Background: Intersex people are exposed to human rights violations all over the world. Ongoing practices of sex-normalising surgery and other medical interventions on minors too young to give informed consent encroach on their bodily autonomy. Little is known about the public health implications of bodies with variations of sex characteristics (VSC). What key issues do VSCs raise?
Methods: In 2020 the INIA international consortium began work on a large research programme to address intersex people's wellbeing and human rights from a variety of new and innovative perspectives. The programme will train a cohort of 10 early-stage researchers working collaboratively to develop knowledge that will inform policy making and practice across a range of key sectors. Drawing on critical intersex studies, the research projects are relevant to stakeholders who are concerned with supporting the wellbeing and rights of intersex people through knowledge sharing and development. The project received funding from the European Union's Horizon 2020 research and innovation programme under the Marie Skłodowska-Curie grant agreement No. 859869. Please see https://www.intersexnew.co.uk/.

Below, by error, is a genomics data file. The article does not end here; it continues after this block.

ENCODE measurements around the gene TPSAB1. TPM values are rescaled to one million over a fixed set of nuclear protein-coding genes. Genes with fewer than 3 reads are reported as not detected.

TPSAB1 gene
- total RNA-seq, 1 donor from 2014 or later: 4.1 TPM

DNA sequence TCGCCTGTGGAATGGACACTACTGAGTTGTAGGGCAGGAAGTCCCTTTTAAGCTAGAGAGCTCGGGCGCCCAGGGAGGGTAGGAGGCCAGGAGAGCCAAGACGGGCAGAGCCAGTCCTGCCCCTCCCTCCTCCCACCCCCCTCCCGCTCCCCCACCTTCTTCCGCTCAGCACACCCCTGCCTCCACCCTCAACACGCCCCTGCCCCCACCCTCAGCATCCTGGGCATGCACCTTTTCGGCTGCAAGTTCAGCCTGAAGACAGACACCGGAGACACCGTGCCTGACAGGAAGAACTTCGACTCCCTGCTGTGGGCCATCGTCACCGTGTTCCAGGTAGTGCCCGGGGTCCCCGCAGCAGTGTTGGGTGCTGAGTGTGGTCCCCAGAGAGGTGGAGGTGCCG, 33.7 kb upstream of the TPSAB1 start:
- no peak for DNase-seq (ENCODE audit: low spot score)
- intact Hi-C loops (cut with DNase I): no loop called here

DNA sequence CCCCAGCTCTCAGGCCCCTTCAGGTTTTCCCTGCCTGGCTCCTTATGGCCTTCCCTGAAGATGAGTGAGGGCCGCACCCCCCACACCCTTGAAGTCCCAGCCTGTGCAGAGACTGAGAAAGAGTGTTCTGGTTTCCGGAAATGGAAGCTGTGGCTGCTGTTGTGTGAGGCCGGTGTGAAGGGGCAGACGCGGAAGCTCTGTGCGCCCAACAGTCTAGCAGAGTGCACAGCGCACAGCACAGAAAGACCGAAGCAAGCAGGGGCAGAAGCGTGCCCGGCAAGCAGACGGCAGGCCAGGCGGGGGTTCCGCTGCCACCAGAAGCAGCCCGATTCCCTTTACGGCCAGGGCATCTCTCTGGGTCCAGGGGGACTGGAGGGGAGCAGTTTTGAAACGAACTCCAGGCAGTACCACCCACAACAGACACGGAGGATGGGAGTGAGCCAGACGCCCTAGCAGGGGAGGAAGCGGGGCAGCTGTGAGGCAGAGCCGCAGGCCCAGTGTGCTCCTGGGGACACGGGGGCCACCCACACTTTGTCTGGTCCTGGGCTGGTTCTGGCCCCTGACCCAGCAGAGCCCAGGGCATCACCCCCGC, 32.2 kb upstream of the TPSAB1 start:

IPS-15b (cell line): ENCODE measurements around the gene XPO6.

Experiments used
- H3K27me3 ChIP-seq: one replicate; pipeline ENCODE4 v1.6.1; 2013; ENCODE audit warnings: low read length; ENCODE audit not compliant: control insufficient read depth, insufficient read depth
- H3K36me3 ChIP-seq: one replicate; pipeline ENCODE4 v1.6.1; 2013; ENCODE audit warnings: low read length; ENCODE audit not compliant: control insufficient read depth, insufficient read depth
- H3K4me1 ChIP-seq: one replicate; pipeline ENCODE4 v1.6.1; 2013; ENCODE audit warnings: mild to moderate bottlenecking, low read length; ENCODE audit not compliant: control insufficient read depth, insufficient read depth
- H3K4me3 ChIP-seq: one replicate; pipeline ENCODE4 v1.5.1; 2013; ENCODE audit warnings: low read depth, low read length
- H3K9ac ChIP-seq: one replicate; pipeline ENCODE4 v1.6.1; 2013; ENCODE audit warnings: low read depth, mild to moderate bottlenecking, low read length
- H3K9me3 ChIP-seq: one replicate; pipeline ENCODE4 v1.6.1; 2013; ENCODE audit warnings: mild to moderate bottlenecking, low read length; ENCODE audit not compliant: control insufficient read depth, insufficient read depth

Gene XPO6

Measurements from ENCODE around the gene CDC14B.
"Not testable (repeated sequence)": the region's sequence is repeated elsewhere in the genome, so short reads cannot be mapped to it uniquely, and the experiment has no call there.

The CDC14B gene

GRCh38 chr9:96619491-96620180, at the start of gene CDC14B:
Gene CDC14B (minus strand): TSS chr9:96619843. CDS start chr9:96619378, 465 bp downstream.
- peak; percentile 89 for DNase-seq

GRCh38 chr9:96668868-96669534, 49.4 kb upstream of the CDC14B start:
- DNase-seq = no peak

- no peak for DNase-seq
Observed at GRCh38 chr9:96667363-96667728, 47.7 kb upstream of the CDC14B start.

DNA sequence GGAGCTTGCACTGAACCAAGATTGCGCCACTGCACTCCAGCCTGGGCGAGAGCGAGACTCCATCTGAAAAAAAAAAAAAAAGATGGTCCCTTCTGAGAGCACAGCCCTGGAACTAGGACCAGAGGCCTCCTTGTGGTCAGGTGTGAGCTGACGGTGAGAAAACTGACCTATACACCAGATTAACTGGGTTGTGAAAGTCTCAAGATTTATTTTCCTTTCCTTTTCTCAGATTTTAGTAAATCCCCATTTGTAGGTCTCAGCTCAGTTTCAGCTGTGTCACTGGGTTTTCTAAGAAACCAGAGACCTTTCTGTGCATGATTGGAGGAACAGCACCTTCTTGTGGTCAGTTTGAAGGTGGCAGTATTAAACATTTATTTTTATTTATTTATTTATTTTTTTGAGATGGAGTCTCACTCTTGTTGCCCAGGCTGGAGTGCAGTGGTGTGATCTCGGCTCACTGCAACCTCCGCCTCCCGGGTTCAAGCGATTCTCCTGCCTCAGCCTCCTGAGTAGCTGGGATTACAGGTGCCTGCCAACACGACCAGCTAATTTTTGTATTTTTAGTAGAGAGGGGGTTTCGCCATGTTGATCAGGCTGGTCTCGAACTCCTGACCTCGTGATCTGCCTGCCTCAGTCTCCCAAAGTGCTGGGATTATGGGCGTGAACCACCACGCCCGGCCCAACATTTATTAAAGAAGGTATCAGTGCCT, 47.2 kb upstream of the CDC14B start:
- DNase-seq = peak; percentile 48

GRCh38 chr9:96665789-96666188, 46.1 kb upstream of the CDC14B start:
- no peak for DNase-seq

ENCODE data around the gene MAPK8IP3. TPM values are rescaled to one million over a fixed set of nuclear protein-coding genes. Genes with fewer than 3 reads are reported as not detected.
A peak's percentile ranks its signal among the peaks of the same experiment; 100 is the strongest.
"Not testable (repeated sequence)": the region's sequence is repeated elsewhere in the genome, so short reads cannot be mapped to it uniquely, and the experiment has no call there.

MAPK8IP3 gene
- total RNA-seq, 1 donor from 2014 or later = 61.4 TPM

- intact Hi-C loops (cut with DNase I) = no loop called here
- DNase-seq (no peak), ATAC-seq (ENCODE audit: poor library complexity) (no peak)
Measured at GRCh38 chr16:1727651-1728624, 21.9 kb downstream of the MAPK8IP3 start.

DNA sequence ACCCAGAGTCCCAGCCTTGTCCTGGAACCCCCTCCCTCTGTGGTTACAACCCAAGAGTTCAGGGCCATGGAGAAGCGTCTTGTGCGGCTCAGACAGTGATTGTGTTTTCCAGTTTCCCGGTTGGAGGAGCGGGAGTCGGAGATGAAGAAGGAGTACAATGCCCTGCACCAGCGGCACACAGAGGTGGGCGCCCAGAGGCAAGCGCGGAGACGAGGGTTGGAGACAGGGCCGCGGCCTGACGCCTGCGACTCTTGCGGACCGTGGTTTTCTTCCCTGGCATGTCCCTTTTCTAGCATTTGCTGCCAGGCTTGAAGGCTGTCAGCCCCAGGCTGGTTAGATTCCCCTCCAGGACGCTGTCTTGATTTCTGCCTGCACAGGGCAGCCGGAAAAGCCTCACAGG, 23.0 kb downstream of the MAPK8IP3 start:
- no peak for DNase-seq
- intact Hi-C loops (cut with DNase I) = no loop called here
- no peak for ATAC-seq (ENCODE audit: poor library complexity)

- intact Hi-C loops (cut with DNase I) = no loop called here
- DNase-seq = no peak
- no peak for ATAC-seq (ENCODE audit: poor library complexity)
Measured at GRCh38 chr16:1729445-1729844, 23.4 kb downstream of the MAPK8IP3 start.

Results: Indicative findings show that VSC could be an important area of public health work concerning diversity and equality. Early-stage results show a dearth of intersex visibility in key areas including social policy, education, and elder care. Intersex people and those with VSC face major health challenges and discrimination. There is a pressing need for appropriate healthcare.
Conclusions: The interdisciplinary INIA programme surfaces multiple discourses about intersex people and those with variations of sex characteristics. Projects of particular interest to public health practitioners and policy makers include those concerning multi-disciplinary healthcare, ethics, social policy, education, aging, and service user participation.